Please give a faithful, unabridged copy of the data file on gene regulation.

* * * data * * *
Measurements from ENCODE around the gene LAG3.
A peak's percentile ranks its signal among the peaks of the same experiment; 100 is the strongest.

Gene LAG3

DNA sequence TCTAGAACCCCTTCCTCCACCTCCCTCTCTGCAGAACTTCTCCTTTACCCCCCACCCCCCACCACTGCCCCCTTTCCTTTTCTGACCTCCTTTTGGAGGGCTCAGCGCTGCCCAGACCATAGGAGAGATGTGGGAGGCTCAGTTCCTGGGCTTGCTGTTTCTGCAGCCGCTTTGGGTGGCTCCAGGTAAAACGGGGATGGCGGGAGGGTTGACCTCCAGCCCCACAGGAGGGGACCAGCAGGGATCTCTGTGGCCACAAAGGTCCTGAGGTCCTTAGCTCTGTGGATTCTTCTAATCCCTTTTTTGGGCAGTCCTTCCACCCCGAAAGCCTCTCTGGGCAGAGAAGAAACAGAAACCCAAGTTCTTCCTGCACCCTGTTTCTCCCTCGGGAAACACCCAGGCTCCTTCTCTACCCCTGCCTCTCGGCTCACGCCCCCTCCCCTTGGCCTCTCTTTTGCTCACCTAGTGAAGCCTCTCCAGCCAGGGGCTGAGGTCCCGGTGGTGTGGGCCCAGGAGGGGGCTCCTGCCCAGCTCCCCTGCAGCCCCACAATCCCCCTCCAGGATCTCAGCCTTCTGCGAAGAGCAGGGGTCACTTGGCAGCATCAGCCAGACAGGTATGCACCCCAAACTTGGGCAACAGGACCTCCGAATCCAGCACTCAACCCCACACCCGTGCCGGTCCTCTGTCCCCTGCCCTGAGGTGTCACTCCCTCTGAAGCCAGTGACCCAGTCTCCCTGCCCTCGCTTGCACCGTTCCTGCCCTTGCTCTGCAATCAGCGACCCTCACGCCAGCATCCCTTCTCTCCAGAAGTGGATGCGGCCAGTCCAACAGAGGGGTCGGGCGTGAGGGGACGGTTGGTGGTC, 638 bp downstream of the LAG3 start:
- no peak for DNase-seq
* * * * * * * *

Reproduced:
Measurements from ENCODE around the gene LAG3.
A peak's percentile ranks its signal among the peaks of the same experiment; 100 is the strongest.

Gene LAG3

DNA sequence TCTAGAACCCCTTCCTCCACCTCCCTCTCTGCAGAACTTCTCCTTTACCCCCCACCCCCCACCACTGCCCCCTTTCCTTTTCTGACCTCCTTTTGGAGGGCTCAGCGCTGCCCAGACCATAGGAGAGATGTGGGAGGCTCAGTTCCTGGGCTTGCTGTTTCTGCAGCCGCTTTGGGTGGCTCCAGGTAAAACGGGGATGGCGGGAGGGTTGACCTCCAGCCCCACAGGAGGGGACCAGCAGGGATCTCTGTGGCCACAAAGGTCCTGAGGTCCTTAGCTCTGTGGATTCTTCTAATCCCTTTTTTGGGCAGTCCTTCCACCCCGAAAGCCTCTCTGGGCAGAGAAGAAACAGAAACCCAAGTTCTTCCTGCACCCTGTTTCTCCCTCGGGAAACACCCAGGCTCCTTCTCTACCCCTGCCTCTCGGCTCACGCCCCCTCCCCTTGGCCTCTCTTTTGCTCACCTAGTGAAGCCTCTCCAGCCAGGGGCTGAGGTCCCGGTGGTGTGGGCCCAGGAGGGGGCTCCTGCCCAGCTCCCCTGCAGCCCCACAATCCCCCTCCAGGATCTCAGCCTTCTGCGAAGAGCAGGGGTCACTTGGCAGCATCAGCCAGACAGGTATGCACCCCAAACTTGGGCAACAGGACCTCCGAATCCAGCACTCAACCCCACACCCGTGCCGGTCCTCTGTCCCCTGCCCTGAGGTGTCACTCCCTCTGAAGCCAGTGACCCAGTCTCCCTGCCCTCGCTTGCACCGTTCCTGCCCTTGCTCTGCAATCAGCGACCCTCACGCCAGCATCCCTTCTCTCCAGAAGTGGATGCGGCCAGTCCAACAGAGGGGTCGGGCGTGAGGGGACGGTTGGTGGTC, 638 bp downstream of the LAG3 start:
- no peak for DNase-seq